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  17. MrQ

    MrQ Smokey the Clutch is, Missed Shift You Did Elite Explorer Moderator Emeritus

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    My drivetrain manual from Ford states the Ranger got the D35 hybrid in 4.10's and the D28, neither of which will work. All the 1/2 ton pickups got the D44 so that's out too.

    What vehicle would get 4.56's in a D35?
     
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  18. 410Fortune

    410Fortune Snow Season Staff Member Moderator

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    a ranger or explorer that ordered 4.56 from the dealer, 4.1 and 4.56 were offered, rare but some did leave the factory with 4.1
    I have a 4.56 diff downstairs I have been holding onto for years
     
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  19. BKennedy

    BKennedy Elite Loser Staff Member Moderator Elite Explorer

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    And so it goes.....

    Don't think about spending money with no financial return. The money spent on your hobbies, interests, and passions return 10 fold in life. I have spent at least 25K in parts alone on my Explorer over the years and wouldn't have it any other way. Well, I might have planned better and maybe went all in at the beginning so I didn't have to redo so many things. Might have cut my expenses by about 1/3. Resale value to someone who wants a purpose built vehicle would not reach half of what I have spent. Don't care, not selling it.
     
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  20. Gary Crist

    Gary Crist Active Member

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    I had '91 4x4 Gen1 since it was new, looking for the 3rd roll on the odo. Silver with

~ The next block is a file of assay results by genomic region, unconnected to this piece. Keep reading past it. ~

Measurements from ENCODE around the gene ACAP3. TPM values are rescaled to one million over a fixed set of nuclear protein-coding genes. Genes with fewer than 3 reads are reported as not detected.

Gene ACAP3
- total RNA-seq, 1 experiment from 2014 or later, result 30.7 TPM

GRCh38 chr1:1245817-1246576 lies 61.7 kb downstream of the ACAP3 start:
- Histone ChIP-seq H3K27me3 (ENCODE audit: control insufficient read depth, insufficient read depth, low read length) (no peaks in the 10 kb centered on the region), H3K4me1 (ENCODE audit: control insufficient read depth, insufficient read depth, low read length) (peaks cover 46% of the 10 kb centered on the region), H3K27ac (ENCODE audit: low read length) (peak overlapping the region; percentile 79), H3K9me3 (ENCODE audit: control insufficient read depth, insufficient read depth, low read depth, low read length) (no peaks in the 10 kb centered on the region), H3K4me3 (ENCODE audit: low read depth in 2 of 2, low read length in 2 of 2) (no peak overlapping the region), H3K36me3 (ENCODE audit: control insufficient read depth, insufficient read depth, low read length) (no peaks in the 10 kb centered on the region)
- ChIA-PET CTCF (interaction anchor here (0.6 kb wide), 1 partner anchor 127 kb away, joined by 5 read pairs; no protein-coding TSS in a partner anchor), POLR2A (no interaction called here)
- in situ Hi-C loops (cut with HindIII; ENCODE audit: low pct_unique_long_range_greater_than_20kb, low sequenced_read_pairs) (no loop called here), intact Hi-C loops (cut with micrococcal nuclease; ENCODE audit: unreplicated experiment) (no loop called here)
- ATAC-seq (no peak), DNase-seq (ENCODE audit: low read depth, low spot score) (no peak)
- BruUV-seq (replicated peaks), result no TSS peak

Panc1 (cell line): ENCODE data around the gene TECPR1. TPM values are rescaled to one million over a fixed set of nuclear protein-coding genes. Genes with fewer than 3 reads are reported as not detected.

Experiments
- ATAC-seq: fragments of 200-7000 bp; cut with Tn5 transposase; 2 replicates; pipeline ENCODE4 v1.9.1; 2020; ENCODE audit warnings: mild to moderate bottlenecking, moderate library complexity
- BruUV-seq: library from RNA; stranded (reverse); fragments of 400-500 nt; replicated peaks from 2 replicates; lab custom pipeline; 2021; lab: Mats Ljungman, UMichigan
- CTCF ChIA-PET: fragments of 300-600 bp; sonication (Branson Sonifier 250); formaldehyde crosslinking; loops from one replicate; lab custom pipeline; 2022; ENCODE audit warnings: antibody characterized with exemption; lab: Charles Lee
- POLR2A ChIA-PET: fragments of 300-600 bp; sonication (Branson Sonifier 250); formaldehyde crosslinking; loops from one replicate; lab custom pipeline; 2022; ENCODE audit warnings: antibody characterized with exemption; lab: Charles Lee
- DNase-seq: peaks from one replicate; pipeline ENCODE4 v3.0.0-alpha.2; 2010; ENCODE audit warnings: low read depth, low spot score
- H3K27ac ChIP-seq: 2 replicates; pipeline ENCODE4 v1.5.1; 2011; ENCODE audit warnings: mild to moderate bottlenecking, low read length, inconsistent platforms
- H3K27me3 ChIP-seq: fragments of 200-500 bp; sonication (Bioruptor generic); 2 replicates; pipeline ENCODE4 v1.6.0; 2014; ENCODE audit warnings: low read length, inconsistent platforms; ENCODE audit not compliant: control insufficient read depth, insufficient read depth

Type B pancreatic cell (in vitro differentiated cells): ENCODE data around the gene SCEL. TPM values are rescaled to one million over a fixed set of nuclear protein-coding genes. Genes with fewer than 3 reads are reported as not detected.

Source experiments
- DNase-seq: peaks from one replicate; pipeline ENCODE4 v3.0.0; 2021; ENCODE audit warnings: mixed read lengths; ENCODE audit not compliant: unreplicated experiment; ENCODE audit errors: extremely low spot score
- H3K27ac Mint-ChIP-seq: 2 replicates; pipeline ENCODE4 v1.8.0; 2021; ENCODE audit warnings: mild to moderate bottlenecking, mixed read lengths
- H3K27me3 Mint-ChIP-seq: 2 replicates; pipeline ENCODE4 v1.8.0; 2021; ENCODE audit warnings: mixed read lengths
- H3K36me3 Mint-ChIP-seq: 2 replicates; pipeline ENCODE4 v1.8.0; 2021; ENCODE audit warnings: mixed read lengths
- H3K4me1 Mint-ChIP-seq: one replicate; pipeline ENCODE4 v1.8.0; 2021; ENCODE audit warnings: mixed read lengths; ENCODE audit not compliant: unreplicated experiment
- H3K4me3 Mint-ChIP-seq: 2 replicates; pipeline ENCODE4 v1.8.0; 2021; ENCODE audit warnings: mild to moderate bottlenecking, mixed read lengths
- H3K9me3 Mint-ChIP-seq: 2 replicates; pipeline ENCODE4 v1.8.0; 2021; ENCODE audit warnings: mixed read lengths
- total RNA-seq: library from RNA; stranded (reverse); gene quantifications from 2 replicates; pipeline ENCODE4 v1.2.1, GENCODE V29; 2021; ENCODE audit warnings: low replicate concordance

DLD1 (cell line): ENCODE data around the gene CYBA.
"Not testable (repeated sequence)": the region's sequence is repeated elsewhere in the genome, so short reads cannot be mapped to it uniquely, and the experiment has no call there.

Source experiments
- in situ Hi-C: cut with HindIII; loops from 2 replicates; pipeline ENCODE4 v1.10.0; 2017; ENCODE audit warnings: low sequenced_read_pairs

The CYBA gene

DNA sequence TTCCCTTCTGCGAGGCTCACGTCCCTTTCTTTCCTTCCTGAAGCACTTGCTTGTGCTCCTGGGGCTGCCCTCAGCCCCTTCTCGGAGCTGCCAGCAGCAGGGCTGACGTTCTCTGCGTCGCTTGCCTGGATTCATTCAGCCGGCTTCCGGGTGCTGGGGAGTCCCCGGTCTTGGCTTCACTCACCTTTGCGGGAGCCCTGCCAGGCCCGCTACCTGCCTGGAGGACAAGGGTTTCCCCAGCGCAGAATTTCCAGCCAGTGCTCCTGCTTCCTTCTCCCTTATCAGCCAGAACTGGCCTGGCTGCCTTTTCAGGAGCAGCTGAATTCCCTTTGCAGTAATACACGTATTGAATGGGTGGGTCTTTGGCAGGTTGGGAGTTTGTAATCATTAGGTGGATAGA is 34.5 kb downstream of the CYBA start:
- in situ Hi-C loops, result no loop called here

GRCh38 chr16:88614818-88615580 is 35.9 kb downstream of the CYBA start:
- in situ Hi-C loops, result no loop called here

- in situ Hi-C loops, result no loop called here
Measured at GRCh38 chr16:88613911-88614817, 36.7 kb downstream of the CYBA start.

plenty of Arizona pin stripes. We did not get into many harry spots and stockers worked just fine.
     
  21. shran

    shran Elite Explorer

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    Ford absolutely did offer D35's with 4.10s and they are found in Rangers although they are VERY hard to find. I got the gears for mine from another guy who pulled them from a 1992 Ranger when he re-geared it.

    I'm in the process of doing a disc brake conversion on mine right now. I was going to leave the drums on it because they were gone through with all new parts about 10k ago but I ran across a '99 Explorer in the junkyard that had 7400 miles on it and the brakes were like new - rotors needed turned because of some rust but everything else was in amazingly good shape. Fortunately I have a Ranger with a worn out 7.5 axle that my nice drum brake 8.8 can go in.

    I'm not sure that I agree with discs being "better" all the way around - I'm not an engineer but it seems drums would have some mechanical advantage because you're forcing the shoes outward into a large contact area rather than clamping pads onto a much smaller part of the rotor with discs... I think there are some pretty clear pros and cons both ways.

    FWIW the F150 I have offroad raced the last few years has disc on the front, drums on the rear and manual brakes and it stops on a dime. It certainly requires some more effort to push the pedal but if anything SHOULD have shitty brakes, that would be the truck, and they're surprisingly good as it turns out.